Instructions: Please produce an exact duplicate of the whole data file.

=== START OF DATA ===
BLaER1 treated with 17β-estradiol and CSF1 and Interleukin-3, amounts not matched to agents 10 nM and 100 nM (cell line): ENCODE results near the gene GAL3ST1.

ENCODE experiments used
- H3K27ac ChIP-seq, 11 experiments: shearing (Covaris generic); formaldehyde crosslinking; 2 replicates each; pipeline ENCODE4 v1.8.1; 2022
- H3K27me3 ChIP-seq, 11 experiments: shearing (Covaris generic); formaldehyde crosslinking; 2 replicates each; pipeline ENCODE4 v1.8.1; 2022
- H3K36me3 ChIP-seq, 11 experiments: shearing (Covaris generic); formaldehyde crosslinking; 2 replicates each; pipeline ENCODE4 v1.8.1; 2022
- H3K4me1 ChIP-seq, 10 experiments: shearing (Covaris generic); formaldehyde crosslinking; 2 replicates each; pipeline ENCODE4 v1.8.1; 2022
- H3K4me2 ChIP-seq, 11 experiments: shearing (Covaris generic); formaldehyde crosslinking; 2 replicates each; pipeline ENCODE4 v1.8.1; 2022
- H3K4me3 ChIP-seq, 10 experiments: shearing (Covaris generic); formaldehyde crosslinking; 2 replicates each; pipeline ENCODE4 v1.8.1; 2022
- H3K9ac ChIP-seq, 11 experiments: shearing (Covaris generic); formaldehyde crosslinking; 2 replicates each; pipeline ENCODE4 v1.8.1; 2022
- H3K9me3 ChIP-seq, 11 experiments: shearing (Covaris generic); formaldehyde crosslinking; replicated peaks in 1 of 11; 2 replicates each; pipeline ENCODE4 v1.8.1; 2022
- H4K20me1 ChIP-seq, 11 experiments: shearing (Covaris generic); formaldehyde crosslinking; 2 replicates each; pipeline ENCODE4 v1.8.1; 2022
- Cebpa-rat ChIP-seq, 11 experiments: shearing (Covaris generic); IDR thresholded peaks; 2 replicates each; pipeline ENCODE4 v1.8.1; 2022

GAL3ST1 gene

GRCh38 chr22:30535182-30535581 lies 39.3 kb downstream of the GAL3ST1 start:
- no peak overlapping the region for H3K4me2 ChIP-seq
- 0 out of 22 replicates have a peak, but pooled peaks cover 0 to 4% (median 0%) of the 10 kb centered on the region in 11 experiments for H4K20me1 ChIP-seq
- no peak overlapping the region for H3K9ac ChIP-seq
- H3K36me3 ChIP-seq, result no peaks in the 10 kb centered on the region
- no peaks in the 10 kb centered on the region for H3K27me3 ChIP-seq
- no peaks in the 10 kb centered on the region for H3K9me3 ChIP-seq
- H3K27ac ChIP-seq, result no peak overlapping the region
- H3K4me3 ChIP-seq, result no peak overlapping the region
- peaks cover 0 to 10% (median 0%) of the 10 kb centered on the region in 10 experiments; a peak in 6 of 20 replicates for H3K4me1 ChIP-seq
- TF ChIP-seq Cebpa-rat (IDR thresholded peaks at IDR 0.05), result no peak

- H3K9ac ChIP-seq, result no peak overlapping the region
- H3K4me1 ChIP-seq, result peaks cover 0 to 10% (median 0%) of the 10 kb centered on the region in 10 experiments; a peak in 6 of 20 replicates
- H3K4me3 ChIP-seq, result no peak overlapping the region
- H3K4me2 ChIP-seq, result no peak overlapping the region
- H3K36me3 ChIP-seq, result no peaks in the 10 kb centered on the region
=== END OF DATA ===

BLaER1 treated with 17β-estradiol and CSF1 and Interleukin-3, amounts not matched to agents 10 nM and 100 nM (cell line): ENCODE results near the gene GAL3ST1.

ENCODE experiments used
- H3K27ac ChIP-seq, 11 experiments: shearing (Covaris generic); formaldehyde crosslinking; 2 replicates each; pipeline ENCODE4 v1.8.1; 2022
- H3K27me3 ChIP-seq, 11 experiments: shearing (Covaris generic); formaldehyde crosslinking; 2 replicates each; pipeline ENCODE4 v1.8.1; 2022
- H3K36me3 ChIP-seq, 11 experiments: shearing (Covaris generic); formaldehyde crosslinking; 2 replicates each; pipeline ENCODE4 v1.8.1; 2022
- H3K4me1 ChIP-seq, 10 experiments: shearing (Covaris generic); formaldehyde crosslinking; 2 replicates each; pipeline ENCODE4 v1.8.1; 2022
- H3K4me2 ChIP-seq, 11 experiments: shearing (Covaris generic); formaldehyde crosslinking; 2 replicates each; pipeline ENCODE4 v1.8.1; 2022
- H3K4me3 ChIP-seq, 10 experiments: shearing (Covaris generic); formaldehyde crosslinking; 2 replicates each; pipeline ENCODE4 v1.8.1; 2022
- H3K9ac ChIP-seq, 11 experiments: shearing (Covaris generic); formaldehyde crosslinking; 2 replicates each; pipeline ENCODE4 v1.8.1; 2022
- H3K9me3 ChIP-seq, 11 experiments: shearing (Covaris generic); formaldehyde crosslinking; replicated peaks in 1 of 11; 2 replicates each; pipeline ENCODE4 v1.8.1; 2022
- H4K20me1 ChIP-seq, 11 experiments: shearing (Covaris generic); formaldehyde crosslinking; 2 replicates each; pipeline ENCODE4 v1.8.1; 2022
- Cebpa-rat ChIP-seq, 11 experiments: shearing (Covaris generic); IDR thresholded peaks; 2 replicates each; pipeline ENCODE4 v1.8.1; 2022

GAL3ST1 gene

GRCh38 chr22:30535182-30535581 lies 39.3 kb downstream of the GAL3ST1 start:
- no peak overlapping the region for H3K4me2 ChIP-seq
- 0 out of 22 replicates have a peak, but pooled peaks cover 0 to 4% (median 0%) of the 10 kb centered on the region in 11 experiments for H4K20me1 ChIP-seq
- no peak overlapping the region for H3K9ac ChIP-seq
- H3K36me3 ChIP-seq, result no peaks in the 10 kb centered on the region
- no peaks in the 10 kb centered on the region for H3K27me3 ChIP-seq
- no peaks in the 10 kb centered on the region for H3K9me3 ChIP-seq
- H3K27ac ChIP-seq, result no peak overlapping the region
- H3K4me3 ChIP-seq, result no peak overlapping the region
- peaks cover 0 to 10% (median 0%) of the 10 kb centered on the region in 10 experiments; a peak in 6 of 20 replicates for H3K4me1 ChIP-seq
- TF ChIP-seq Cebpa-rat (IDR thresholded peaks at IDR 0.05), result no peak

- H3K9ac ChIP-seq, result no peak overlapping the region
- H3K4me1 ChIP-seq, result peaks cover 0 to 10% (median 0%) of the 10 kb centered on the region in 10 experiments; a peak in 6 of 20 replicates
- H3K4me3 ChIP-seq, result no peak overlapping the region
- H3K4me2 ChIP-seq, result no peak overlapping the region
- H3K36me3 ChIP-seq, result no peaks in the 10 kb centered on the region